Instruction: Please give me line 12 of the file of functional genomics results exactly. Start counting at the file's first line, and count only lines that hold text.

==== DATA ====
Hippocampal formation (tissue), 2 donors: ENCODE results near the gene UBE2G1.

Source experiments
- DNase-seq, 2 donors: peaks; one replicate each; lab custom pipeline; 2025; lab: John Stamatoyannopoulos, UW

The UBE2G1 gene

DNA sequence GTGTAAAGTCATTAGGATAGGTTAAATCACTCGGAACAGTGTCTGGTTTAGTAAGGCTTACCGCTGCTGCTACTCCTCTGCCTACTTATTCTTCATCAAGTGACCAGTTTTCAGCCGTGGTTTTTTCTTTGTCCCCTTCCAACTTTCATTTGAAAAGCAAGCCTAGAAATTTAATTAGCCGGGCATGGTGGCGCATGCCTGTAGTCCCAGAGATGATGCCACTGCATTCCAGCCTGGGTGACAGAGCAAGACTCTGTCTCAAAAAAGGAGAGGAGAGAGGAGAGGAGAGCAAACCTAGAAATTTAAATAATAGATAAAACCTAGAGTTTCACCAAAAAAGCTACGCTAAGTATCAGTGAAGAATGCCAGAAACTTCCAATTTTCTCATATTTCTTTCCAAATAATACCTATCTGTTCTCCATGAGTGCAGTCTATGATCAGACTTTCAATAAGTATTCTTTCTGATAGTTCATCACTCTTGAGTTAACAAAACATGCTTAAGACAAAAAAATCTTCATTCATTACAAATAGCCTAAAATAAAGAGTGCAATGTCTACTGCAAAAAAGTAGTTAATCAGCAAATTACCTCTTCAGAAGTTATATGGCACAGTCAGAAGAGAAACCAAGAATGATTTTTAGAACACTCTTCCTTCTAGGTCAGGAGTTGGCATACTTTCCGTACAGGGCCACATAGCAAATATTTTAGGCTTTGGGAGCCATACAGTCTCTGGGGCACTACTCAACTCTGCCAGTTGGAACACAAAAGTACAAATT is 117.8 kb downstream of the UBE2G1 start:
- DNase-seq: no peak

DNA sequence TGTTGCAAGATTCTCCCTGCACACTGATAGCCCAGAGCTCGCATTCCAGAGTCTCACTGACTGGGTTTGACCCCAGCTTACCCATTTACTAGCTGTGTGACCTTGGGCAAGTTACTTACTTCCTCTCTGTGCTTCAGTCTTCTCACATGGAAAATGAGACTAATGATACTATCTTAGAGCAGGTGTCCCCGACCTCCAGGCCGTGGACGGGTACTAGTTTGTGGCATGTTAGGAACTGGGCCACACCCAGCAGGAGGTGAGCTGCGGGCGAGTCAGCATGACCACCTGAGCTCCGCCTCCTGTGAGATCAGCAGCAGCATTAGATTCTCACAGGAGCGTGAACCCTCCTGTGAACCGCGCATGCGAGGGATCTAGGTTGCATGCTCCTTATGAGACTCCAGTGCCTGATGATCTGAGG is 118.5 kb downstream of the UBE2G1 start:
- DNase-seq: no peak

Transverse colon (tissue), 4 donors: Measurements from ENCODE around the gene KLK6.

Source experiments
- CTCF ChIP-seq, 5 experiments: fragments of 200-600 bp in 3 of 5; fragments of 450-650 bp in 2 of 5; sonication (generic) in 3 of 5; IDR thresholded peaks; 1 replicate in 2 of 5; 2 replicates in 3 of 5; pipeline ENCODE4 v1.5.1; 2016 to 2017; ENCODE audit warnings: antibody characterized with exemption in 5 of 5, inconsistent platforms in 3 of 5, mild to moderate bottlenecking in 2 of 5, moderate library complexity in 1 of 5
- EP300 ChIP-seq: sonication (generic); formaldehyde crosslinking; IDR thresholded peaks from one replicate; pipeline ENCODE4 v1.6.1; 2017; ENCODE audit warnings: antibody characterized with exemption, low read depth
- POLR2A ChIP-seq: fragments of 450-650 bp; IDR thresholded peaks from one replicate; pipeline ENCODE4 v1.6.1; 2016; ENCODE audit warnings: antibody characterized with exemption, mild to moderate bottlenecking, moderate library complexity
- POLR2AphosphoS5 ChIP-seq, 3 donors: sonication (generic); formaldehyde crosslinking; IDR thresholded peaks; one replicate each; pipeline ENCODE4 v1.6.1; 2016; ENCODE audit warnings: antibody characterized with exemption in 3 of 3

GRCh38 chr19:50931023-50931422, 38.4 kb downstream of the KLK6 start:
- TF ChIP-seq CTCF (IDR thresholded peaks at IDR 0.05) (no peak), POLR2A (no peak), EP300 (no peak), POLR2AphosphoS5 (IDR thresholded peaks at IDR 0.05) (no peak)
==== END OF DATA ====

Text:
- EP300 ChIP-seq: sonication (generic); formaldehyde crosslinking; IDR thresholded peaks from one replicate; pipeline ENCODE4 v1.6.1; 2017; ENCODE audit warnings: antibody characterized with exemption, low read depth